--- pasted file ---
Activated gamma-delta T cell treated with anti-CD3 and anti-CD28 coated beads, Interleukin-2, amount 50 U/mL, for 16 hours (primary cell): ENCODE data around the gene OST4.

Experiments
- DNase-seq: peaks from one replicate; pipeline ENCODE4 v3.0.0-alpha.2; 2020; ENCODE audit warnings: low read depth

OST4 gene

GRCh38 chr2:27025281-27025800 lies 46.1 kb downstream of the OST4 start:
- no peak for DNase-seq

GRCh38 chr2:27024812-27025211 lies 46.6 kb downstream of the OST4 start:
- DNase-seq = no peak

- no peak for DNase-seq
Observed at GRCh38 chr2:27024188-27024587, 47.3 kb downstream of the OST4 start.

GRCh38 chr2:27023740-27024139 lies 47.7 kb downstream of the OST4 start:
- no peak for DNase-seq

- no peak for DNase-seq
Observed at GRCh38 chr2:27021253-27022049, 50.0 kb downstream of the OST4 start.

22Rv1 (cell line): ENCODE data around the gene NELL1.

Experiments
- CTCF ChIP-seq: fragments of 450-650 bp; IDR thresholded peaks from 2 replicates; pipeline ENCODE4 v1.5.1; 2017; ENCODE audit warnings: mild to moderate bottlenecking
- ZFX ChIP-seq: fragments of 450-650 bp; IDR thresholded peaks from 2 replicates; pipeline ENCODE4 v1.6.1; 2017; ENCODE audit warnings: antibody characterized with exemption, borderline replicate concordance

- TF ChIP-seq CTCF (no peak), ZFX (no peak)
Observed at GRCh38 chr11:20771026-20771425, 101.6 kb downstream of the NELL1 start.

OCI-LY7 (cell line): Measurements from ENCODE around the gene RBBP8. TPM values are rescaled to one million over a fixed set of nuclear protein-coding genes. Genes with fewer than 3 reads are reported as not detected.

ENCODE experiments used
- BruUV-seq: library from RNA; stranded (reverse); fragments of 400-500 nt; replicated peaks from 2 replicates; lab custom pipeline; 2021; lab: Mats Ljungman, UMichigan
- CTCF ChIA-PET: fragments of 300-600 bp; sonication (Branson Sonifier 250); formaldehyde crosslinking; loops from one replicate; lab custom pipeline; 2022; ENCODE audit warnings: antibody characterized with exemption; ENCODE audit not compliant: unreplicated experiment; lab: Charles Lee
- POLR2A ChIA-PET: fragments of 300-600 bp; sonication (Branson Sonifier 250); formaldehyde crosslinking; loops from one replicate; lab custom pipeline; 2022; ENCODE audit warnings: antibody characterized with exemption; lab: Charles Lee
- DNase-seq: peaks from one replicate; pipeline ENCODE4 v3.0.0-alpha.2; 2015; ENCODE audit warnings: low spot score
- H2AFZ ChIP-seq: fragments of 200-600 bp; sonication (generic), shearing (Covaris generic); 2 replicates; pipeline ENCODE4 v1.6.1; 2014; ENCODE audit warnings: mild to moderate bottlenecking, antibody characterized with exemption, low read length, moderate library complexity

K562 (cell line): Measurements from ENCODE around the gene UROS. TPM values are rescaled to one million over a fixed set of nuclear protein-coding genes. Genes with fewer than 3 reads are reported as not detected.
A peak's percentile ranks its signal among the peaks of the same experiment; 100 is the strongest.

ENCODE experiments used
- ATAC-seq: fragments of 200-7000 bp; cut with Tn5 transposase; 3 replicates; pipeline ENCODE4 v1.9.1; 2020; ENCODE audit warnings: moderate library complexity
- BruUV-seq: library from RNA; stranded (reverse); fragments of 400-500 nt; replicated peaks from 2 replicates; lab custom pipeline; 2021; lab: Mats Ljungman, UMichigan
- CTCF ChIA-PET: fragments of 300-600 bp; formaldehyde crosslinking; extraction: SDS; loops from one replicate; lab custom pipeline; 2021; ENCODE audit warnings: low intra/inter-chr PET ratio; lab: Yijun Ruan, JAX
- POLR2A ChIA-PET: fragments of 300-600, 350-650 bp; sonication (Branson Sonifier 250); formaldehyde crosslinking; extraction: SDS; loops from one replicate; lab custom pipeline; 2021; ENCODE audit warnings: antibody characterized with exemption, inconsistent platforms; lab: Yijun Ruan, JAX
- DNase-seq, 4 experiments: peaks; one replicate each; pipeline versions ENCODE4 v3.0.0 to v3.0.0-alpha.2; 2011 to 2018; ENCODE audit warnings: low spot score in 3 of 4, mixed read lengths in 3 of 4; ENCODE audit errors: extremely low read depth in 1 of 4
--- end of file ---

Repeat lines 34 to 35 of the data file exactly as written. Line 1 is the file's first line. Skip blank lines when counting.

- POLR2A ChIA-PET: fragments of 300-600, 350-650 bp; sonication (Branson Sonifier 250); formaldehyde crosslinking; extraction: SDS; loops from one replicate; lab custom pipeline; 2021; ENCODE audit warnings: antibody characterized with exemption, inconsistent platforms; lab: Yijun Ruan, JAX
- DNase-seq, 4 experiments: peaks; one replicate each; pipeline versions ENCODE4 v3.0.0 to v3.0.0-alpha.2; 2011 to 2018; ENCODE audit warnings: low spot score in 3 of 4, mixed read lengths in 3 of 4; ENCODE audit errors: extremely low read depth in 1 of 4